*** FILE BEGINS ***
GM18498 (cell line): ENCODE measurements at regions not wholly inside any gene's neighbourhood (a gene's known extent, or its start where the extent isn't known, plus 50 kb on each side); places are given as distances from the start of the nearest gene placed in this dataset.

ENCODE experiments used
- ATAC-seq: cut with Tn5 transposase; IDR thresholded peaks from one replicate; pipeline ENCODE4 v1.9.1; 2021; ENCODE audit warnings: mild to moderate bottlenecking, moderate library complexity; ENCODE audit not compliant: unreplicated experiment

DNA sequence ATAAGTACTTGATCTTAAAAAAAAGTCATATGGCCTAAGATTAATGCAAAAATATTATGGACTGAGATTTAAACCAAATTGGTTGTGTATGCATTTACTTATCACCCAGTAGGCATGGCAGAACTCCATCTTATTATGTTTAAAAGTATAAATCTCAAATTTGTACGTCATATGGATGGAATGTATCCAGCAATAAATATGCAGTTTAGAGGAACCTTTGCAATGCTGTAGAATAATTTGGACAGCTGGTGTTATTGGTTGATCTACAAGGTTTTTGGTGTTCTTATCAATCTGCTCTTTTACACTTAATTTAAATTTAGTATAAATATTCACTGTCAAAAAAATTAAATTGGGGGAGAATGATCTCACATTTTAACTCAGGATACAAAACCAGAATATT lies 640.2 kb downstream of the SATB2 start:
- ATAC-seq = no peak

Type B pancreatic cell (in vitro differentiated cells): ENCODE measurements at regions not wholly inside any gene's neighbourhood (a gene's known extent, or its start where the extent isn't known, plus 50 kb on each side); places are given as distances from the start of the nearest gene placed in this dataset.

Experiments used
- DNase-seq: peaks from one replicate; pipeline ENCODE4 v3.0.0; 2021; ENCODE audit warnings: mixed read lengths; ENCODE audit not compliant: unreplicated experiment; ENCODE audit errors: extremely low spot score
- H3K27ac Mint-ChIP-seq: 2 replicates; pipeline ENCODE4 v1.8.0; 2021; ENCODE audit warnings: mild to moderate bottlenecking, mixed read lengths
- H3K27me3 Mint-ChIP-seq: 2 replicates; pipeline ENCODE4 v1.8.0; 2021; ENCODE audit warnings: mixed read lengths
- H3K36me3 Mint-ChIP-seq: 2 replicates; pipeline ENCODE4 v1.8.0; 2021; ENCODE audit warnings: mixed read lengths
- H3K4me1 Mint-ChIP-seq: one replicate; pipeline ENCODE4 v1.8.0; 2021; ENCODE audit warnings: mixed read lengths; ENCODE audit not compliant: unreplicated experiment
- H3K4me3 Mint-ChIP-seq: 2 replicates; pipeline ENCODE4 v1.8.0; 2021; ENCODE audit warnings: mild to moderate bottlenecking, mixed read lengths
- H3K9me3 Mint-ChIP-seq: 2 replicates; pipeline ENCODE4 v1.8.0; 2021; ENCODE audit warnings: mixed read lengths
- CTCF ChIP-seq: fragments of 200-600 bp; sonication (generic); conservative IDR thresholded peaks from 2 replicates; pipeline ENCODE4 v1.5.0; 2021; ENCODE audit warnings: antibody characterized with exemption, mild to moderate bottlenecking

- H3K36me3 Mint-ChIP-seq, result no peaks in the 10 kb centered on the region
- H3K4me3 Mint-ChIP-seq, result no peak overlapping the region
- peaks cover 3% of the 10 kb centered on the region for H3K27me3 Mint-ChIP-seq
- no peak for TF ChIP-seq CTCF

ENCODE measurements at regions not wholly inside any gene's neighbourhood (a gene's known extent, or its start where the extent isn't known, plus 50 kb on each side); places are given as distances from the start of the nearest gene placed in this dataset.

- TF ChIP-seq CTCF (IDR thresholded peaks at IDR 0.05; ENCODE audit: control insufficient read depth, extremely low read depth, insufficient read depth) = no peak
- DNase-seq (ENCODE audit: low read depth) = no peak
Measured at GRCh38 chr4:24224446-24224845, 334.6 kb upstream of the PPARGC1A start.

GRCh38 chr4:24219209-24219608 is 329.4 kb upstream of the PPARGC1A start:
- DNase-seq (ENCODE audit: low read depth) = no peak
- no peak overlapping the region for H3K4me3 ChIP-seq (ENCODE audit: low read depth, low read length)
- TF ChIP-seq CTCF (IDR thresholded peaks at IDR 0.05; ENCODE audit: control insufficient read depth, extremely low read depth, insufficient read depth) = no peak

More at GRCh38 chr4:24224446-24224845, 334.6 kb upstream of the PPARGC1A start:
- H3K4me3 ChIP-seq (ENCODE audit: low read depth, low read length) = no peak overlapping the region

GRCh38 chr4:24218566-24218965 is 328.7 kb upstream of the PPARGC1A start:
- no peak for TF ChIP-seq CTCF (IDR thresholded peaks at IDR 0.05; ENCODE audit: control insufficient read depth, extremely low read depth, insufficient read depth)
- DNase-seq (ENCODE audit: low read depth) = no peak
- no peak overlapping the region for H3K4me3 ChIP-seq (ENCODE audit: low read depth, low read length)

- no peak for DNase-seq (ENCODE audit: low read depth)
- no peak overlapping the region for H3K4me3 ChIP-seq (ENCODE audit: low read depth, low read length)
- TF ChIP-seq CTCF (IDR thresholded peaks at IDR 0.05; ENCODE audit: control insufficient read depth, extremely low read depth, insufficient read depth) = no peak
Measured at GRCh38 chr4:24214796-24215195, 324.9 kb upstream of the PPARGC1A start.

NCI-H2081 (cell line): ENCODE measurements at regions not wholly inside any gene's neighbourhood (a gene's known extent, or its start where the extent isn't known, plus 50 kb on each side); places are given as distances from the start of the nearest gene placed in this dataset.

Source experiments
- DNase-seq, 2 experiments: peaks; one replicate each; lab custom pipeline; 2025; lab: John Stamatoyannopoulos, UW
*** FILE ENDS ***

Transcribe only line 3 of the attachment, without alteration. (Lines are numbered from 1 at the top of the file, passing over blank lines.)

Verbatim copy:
- ATAC-seq: cut with Tn5 transposase; IDR thresholded peaks from one replicate; pipeline ENCODE4 v1.9.1; 2021; ENCODE audit warnings: mild to moderate bottlenecking, moderate library complexity; ENCODE audit not compliant: unreplicated experiment